Get new exclusive access to healthcare business reports & breaking news
Drug maker Akorn Inc. announced, January 9th, it had received a warning letter from the U.S. Food and Drug Administration following an inspection of the company’s Decatur, Illinois manufacturing plant last year. After announcing that it received said letter, Akorn’s stock took a hit. Shares of the company, which failed to salvage its takeover deal with Germany’s Fresenius SE & Co KGaA in April, fell 8.8 percent to $3.59 in early trading.
This is not the first hit Akorn has taken. The company has faced other setbacks over the past year.
In April, Fresenius abandoned its plan to acquire the generic drugmaker, citing misconduct in reporting drug development data to U.S. healthcare regulator.
Early in December 2018, the company lost a court case in Delaware. The Delaware Supreme Court upheld a lower court’s decision to allow Fresenius to walk away from its over $4 billion acquisition. This legal loss caused the shares of Akorn Inc. to take a plunge. It was subsequently announced that Raj Rai, the company’s CEO, will step down.
Losing the Fresenius deal has proven to be very detrimental to Akorn, which can’t afford any more losses, after the company’s shares plummeted roughly 90% in the last 12 months.
Interesting to note, the reasons Fresenius invoked when pulling out of the merger deal seem to be related to the issues the FDA letter now addresses.
Fresenius cited “material breaches” of FDA data integrity requirements, a problem the agency brings up in the warning letter. The FDA asked for a comprehensive investigation into inaccuracies in data, as well as a risk assessment of “the observed failures on the quality of your drugs.”
The mentioned letter, dated January 4th, cites violations observed during an inspection of Akorn’s Decatur facility, between April 9th and May 16th.
According to the FDA letter, the violations of current good manufacturing practice regulations include inadequate facility design, the potential for contamination, and poor environmental and personnel monitoring.
Also, the Lake Forest, Illinois-based company did not follow “appropriate written procedures” to prevent microbiological contamination of the drugs being produced at the plant, according to the letter.
It was further noted that foreign fibers and other contaminants were found on gloves that should have been sterile.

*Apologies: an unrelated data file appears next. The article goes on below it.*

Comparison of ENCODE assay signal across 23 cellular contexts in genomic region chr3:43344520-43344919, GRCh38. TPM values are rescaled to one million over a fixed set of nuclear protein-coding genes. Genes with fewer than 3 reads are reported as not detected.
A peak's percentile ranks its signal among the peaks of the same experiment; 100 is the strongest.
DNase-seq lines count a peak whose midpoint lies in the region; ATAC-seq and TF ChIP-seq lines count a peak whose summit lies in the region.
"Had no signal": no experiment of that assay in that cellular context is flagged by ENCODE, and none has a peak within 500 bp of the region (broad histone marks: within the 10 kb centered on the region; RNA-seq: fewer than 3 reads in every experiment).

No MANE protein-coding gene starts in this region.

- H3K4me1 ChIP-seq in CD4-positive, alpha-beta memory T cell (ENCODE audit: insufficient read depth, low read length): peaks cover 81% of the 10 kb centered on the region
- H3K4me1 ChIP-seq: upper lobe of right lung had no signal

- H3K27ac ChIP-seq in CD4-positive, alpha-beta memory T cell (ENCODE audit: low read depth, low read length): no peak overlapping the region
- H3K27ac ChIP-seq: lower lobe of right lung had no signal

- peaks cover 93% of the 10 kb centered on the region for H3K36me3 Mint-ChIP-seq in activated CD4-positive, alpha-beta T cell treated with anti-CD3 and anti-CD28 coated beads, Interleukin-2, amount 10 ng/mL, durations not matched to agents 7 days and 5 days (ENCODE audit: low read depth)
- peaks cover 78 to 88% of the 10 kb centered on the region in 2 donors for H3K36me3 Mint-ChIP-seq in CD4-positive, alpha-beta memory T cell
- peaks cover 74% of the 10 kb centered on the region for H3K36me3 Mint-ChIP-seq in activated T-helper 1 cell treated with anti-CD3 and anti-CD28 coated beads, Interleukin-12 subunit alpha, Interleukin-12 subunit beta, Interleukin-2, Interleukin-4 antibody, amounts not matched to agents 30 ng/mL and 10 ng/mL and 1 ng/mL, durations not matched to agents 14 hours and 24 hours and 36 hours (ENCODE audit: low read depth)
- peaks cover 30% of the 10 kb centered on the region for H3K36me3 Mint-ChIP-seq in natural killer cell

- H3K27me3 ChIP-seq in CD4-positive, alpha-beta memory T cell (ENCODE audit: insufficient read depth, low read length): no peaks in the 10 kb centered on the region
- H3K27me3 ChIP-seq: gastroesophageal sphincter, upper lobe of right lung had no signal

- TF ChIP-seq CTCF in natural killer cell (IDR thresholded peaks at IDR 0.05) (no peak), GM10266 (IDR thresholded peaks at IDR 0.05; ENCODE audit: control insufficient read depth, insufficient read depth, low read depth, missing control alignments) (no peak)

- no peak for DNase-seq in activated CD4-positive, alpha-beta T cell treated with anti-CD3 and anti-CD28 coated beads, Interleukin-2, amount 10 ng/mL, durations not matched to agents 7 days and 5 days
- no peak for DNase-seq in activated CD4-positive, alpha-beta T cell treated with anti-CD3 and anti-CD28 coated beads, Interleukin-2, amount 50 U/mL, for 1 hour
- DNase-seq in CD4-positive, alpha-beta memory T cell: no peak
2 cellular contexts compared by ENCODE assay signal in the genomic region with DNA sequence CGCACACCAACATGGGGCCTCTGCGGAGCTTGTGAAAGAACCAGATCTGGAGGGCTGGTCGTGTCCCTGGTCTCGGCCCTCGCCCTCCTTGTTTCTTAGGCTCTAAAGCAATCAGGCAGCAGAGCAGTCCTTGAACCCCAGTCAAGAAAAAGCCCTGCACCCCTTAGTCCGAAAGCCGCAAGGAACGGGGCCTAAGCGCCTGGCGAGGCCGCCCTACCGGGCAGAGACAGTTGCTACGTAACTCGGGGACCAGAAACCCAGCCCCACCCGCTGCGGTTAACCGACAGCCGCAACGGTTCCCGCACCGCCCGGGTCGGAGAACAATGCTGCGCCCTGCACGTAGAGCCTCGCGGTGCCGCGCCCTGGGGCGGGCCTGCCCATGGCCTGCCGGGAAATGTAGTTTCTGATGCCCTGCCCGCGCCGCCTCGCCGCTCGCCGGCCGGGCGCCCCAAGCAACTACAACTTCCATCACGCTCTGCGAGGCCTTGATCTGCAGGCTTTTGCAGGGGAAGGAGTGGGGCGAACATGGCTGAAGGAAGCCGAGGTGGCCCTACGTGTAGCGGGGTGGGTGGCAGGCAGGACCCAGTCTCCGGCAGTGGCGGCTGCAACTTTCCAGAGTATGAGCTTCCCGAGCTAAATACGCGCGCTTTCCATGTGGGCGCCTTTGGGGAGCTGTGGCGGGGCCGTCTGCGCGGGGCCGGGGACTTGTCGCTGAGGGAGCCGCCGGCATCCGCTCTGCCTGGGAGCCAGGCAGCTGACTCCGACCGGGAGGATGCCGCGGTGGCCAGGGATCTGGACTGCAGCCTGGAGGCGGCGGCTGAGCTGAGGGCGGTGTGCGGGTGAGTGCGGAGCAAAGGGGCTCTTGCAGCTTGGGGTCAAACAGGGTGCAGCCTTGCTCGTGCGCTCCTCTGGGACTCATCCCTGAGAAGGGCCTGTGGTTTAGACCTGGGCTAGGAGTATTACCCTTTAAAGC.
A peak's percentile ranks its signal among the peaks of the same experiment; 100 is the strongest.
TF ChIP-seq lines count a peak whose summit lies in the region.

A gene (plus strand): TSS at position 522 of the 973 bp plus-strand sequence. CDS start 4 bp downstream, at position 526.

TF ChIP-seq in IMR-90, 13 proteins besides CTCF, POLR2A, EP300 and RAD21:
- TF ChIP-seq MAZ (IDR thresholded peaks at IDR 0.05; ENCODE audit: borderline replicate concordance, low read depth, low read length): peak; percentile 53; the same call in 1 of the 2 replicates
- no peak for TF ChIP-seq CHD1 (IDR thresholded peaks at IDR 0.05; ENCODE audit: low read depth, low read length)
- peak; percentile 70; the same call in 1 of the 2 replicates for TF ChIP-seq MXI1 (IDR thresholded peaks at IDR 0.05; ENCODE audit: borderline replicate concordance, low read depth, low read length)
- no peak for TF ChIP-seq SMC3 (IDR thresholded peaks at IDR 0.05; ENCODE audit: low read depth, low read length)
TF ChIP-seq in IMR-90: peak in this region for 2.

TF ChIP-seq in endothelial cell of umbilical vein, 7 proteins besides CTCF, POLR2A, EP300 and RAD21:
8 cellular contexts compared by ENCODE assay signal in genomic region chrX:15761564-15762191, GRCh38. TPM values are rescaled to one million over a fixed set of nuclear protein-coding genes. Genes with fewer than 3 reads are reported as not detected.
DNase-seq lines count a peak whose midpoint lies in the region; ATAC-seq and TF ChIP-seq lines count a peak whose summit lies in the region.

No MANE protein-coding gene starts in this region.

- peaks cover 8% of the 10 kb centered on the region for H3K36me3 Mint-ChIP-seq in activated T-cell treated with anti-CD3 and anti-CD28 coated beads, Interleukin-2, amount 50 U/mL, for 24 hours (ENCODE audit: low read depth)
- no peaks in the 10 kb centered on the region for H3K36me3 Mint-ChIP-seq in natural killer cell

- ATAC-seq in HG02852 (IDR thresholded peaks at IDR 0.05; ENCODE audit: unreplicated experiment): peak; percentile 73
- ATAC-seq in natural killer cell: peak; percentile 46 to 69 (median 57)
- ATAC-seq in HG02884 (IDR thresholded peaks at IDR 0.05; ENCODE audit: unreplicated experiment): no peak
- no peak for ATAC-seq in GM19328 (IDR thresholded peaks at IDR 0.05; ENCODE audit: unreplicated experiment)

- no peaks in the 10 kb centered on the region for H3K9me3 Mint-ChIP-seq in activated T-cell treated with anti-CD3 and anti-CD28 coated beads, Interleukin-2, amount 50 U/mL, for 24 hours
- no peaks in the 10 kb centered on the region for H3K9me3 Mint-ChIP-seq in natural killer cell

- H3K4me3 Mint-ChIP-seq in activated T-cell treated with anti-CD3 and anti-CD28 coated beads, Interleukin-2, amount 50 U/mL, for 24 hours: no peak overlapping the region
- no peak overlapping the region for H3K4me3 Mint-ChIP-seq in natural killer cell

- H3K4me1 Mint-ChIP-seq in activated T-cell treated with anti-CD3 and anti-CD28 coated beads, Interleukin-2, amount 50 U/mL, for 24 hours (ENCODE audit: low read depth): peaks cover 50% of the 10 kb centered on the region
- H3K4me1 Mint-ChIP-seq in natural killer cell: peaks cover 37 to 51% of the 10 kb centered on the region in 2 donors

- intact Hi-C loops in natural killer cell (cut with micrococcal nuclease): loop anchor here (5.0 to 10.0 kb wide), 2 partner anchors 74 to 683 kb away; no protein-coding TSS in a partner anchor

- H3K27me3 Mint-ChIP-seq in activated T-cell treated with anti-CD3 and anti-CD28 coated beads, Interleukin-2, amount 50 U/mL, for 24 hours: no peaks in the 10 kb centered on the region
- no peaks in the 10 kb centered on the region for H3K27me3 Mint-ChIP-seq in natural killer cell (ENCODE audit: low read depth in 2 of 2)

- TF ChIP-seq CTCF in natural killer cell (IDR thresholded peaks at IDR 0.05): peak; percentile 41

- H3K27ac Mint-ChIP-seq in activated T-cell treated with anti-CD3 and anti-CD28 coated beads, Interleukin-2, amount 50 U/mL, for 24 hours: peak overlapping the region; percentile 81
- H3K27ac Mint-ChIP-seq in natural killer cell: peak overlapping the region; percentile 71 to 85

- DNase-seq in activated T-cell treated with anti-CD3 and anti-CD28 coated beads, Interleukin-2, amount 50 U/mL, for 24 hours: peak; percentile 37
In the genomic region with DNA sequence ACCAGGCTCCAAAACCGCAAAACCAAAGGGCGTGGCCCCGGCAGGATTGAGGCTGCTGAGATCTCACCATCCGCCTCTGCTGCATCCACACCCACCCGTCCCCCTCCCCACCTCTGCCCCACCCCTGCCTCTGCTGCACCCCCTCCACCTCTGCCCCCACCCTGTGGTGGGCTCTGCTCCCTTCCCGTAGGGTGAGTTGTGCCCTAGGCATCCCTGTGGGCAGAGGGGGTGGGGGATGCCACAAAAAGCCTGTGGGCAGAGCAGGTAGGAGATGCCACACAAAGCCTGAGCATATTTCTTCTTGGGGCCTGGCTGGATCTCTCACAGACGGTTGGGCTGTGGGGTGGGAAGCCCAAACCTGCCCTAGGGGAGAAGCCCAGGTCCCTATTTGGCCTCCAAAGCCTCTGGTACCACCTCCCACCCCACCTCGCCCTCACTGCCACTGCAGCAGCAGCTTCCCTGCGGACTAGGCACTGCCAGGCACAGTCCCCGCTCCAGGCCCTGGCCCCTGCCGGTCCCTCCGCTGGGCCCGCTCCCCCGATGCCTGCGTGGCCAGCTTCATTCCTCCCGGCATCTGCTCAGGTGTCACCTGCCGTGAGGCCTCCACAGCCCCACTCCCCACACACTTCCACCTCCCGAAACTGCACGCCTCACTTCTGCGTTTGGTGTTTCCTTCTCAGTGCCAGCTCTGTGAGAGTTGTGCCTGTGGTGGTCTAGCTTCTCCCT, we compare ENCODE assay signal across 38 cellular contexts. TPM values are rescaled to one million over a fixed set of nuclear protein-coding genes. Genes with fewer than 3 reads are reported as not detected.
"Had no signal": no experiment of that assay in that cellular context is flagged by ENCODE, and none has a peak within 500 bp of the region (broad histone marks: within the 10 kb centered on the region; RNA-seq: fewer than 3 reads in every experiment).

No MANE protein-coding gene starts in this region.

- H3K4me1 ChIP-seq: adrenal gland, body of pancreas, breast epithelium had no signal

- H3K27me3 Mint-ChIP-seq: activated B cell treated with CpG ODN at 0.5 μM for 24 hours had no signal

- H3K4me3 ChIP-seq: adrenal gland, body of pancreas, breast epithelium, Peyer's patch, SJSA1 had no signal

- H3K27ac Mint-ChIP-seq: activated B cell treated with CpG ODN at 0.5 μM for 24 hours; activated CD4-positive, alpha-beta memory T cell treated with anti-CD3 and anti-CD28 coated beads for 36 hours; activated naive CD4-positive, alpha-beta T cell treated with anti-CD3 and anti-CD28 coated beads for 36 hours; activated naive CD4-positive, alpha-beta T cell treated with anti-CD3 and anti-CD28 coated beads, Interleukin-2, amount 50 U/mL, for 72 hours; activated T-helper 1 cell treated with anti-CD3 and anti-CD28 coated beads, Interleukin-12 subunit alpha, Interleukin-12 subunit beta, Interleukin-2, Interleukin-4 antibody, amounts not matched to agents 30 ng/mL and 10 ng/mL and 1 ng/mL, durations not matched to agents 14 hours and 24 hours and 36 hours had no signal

The FDA said the company’s response to its Form 483, which lists observations from the inspection in April and May, was inadequate, according to the FDA.
The company is obliged to provide to the FDA with a detailed plan including timelines on how noted violations will be resolved, and submit a list of all contamination hazards related to the plant’s aseptic processes and equipment.
Akorn has 15 working days to respond to the FDA letter, telling the agency what it has done since the inspection to correct each violation and prevent recurrence. Akorn expects to continue production at the plant. “The company has full confidence in the quality of the products manufactured at the Decatur facility and expects to continue production at the plant,” Akorn said.
However, the violations are not so easy to correct, and the whole compliance process could take up to 3 years. The most immediate consequence of the January 4th letter is that the FDA can put on hold approval of any New Drug Applications until Akorn has corrected the noted issues accordingly. Fully resolving the issues could take 18 to 36 months, as Raymond James analyst Elliot Wilbur estimated, meanwhile holding “the vast majority of Akorn’s injectable pipeline hostage.”
Time will not be the only thing needed corrections will demand. The remediation will take several years and will likely cost more than $40 million, Moody’s analysts estimated.
Akorn is already undergoing some actions to fix problems related to data integrity.
In its recent letter, the FDA also stated Akorn did not follow a program to test stability characteristics of drugs manufactured at the plant and failed to observe some procedures needed to prevent microbiological contamination of products.
The Decatur plant isn’t the only one under FDA scrutiny. In May, the company got a lengthy inspection report detailing quality control issues at its Somerset, New Jersey facility.
Since many of the issues found at the Decatur facility are systemic, the latest warning also increases the risk of the FDA being more stringent in future inspections at any Akorn plant, as Raymond James’ Wilbur stated in a January 9th note to investors.
“FDA seems to be questioning key foundational aspects of the company’s stability programs and overall quality programs,” Wilbur wrote.
Consequences if Akorn does not comply with FDA instructions and fails to correct these violations may be legal action and preventing other federal agencies from awarding contracts, the agency said.
Akorn, Inc. is a specialty generic pharmaceutical company engaged in the development, manufacture and marketing of multisource and branded pharmaceuticals. Akorn has manufacturing facilities located in Decatur, Illinois; Somerset, New Jersey; Amityville, New York; Hettlingen, Switzerland and Paonta Sahib, India that manufacture ophthalmic, injectable and specialty sterile and non-sterile pharmaceuticals.